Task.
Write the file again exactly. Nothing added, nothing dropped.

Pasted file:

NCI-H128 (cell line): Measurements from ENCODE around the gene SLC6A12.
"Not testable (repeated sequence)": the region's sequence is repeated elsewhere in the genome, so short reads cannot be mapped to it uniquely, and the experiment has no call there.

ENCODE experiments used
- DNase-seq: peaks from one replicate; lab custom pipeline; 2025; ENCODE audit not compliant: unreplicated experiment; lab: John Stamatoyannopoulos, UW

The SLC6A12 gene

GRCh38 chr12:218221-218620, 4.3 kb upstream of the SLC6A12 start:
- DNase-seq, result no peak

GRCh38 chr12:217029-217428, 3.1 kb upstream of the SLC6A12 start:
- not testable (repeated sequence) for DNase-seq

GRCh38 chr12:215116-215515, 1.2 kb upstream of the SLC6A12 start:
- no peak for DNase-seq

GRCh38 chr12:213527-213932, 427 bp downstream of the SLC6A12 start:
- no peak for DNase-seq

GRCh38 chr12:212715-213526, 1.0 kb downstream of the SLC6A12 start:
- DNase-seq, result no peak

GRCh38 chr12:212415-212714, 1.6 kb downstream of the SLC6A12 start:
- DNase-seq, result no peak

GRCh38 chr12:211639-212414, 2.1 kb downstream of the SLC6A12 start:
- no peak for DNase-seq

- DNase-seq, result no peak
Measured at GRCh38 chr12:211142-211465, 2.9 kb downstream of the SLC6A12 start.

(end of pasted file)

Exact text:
NCI-H128 (cell line): Measurements from ENCODE around the gene SLC6A12.
"Not testable (repeated sequence)": the region's sequence is repeated elsewhere in the genome, so short reads cannot be mapped to it uniquely, and the experiment has no call there.

ENCODE experiments used
- DNase-seq: peaks from one replicate; lab custom pipeline; 2025; ENCODE audit not compliant: unreplicated experiment; lab: John Stamatoyannopoulos, UW

The SLC6A12 gene

GRCh38 chr12:218221-218620, 4.3 kb upstream of the SLC6A12 start:
- DNase-seq, result no peak

GRCh38 chr12:217029-217428, 3.1 kb upstream of the SLC6A12 start:
- not testable (repeated sequence) for DNase-seq

GRCh38 chr12:215116-215515, 1.2 kb upstream of the SLC6A12 start:
- no peak for DNase-seq

GRCh38 chr12:213527-213932, 427 bp downstream of the SLC6A12 start:
- no peak for DNase-seq

GRCh38 chr12:212715-213526, 1.0 kb downstream of the SLC6A12 start:
- DNase-seq, result no peak

GRCh38 chr12:212415-212714, 1.6 kb downstream of the SLC6A12 start:
- DNase-seq, result no peak

GRCh38 chr12:211639-212414, 2.1 kb downstream of the SLC6A12 start:
- no peak for DNase-seq

- DNase-seq, result no peak
Measured at GRCh38 chr12:211142-211465, 2.9 kb downstream of the SLC6A12 start.